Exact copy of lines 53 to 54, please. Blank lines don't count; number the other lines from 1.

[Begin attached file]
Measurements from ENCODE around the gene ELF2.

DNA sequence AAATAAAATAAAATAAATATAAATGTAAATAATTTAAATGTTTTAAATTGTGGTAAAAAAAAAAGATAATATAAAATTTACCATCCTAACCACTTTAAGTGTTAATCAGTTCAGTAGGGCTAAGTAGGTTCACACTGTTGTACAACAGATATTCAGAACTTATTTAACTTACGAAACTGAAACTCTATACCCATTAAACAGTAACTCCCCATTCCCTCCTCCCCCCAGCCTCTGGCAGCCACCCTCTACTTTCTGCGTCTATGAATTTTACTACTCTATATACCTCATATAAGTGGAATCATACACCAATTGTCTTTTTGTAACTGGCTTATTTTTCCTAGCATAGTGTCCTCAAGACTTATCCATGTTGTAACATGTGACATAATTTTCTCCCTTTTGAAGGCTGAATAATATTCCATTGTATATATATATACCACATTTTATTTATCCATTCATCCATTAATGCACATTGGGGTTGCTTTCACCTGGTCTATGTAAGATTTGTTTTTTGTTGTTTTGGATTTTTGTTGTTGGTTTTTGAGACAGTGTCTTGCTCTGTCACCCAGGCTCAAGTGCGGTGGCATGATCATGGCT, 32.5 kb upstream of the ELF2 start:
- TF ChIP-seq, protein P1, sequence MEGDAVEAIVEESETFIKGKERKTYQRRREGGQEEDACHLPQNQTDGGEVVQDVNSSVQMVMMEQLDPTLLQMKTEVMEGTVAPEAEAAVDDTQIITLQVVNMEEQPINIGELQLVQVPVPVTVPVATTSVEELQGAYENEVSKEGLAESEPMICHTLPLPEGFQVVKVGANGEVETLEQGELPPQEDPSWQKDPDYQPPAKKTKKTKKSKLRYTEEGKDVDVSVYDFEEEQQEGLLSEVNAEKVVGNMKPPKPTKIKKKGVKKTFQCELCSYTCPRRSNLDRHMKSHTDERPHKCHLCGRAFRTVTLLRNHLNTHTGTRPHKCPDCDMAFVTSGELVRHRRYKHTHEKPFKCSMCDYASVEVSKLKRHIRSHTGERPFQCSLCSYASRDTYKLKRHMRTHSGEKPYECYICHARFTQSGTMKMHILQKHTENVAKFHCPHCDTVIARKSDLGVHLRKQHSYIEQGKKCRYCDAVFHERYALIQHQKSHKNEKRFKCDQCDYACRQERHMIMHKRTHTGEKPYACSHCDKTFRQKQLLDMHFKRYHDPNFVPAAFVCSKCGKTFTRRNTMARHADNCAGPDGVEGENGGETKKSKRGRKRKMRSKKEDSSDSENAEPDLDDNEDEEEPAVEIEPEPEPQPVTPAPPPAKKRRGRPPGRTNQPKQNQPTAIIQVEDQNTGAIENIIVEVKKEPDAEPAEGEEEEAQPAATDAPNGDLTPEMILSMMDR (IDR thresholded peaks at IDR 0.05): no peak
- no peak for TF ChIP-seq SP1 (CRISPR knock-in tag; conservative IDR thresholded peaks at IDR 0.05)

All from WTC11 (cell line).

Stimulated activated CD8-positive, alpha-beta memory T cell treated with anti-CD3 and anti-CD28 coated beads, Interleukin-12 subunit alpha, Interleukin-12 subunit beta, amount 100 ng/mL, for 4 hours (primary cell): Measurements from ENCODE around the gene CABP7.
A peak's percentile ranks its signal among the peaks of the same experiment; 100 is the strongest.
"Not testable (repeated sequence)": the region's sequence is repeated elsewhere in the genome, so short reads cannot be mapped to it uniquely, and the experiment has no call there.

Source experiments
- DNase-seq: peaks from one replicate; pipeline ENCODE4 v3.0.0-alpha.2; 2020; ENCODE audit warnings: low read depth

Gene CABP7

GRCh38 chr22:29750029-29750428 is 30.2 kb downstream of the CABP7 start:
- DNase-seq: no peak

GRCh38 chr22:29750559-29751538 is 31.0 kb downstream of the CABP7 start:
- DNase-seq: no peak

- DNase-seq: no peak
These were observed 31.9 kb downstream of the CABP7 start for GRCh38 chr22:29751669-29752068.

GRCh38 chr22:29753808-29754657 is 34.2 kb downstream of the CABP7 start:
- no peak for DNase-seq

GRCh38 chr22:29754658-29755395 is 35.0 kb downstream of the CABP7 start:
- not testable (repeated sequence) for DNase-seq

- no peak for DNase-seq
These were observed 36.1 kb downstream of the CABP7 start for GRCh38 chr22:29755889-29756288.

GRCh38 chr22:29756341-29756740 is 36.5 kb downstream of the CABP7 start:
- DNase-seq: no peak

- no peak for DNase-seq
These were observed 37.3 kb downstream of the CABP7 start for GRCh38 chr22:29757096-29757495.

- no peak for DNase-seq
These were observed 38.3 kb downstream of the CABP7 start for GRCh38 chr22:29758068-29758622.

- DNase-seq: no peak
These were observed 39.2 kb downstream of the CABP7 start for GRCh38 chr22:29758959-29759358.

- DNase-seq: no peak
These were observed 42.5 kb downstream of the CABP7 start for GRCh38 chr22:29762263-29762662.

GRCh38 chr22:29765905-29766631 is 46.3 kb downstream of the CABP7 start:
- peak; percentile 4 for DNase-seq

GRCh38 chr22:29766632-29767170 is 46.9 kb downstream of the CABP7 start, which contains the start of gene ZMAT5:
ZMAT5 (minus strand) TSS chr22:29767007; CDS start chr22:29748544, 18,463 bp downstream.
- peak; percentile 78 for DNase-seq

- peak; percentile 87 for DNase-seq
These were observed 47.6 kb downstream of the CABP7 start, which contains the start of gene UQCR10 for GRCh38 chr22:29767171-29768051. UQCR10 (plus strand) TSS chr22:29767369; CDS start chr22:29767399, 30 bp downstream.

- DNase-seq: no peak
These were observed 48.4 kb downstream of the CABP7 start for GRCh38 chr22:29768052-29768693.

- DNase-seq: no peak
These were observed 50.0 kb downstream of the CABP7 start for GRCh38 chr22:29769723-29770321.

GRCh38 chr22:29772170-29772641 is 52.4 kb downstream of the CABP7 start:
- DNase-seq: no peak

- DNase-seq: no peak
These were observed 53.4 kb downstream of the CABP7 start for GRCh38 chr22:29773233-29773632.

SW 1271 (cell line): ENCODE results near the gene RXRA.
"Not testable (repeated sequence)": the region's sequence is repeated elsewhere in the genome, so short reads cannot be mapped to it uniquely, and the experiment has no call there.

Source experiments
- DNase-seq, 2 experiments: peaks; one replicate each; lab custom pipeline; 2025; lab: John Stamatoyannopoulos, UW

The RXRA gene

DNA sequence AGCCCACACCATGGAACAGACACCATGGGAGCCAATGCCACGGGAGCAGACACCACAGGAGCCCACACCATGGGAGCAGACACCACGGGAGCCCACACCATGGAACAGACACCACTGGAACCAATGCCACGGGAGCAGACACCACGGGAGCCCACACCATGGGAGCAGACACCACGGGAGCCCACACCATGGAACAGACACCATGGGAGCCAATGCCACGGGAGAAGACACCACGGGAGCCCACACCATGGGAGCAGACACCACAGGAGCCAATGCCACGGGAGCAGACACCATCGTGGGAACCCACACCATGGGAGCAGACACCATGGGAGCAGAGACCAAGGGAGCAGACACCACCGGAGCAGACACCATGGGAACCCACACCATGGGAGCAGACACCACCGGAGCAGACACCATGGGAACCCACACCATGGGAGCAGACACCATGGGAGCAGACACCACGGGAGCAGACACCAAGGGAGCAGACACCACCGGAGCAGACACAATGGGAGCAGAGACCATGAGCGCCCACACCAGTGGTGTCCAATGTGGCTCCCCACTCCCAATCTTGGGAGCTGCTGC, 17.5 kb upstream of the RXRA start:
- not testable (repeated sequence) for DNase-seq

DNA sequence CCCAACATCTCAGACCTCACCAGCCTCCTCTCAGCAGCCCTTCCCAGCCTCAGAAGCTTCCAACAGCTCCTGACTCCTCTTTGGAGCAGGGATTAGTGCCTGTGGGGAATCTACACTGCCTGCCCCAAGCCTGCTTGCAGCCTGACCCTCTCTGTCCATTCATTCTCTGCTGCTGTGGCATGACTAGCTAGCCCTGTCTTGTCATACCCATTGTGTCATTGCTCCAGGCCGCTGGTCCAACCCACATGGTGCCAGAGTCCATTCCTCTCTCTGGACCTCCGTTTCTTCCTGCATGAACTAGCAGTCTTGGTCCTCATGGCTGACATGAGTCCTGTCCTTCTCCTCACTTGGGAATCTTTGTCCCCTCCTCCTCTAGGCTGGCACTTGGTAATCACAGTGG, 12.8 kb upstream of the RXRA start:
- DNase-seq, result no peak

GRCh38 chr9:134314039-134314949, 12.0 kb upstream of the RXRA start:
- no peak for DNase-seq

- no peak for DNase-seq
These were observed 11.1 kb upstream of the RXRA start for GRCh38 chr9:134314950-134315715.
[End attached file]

The RXRA gene

DNA sequence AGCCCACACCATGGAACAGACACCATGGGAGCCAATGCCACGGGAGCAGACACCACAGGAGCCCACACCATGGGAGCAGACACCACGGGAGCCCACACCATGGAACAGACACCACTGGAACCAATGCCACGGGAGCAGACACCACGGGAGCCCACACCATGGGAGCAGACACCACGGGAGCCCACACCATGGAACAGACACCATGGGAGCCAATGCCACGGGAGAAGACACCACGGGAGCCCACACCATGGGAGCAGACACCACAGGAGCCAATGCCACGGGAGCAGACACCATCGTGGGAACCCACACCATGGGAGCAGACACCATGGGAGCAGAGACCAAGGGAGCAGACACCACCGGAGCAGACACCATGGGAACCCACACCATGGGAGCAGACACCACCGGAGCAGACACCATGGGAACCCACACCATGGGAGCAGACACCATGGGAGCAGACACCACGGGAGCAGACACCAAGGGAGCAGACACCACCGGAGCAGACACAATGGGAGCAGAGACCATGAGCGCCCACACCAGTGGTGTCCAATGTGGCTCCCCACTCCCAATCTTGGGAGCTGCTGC, 17.5 kb upstream of the RXRA start: